German researchers say that a plentiful ingredient found in human semen drastically enhances the ability of HIV to cause infection. The findings, reported in the journal Cell, will help scientists further understand the sexual transmission of HIV and hopefully lead to novel new treatments.
The researchers found that naturally occurring fragments of so-called prostatic acidic phosphatase (PAP) in human semen form tiny fibers known as amyloid fibrils. Those fibrils "capture" HIV particles and help them to penetrate target cells, thereby enhancing the infection rate by several orders of magnitude.
"We were not expecting to find an enhancer, and were even more surprised about the strength," said researcher Frank Kirchhoff, of the University Clinic of Ulm. "Most enhancers have maybe a two- or three-fold effect, but here the effect was amazing — more than 50-fold and, under certain conditions, more than 100,000-fold.
At first, I didn't believe it, but we ran the experiment over and over, always with the same result."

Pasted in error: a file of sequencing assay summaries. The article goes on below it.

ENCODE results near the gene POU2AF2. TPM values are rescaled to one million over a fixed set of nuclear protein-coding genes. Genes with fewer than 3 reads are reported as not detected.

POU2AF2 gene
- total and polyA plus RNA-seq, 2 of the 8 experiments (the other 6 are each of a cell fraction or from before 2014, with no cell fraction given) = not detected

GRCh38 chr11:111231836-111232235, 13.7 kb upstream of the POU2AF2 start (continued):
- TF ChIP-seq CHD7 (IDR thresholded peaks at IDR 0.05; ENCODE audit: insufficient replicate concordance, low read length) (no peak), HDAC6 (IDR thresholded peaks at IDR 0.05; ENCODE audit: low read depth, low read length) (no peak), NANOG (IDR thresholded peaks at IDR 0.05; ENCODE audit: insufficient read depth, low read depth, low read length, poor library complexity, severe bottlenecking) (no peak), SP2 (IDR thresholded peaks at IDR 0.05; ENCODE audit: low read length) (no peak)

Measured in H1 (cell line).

"The fibrils act like a ferry," added co-researcher Wolf-Georg Forssmann. "They pick the viruses up and then bring them to the cell."
While the peptide that conglomerates into fibrils is always present in large quantities in semen, they don't yet know if the absolute levels vary from man to man. "We also plan to further explore how exactly the fibrils allow the virus to enter cells and to search for compounds, with our technology, that might block the process," Forssmann explained. If such inhibitors can be found, they might be added to microbicide gels now under development for HIV prevention.
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Source: Cell Press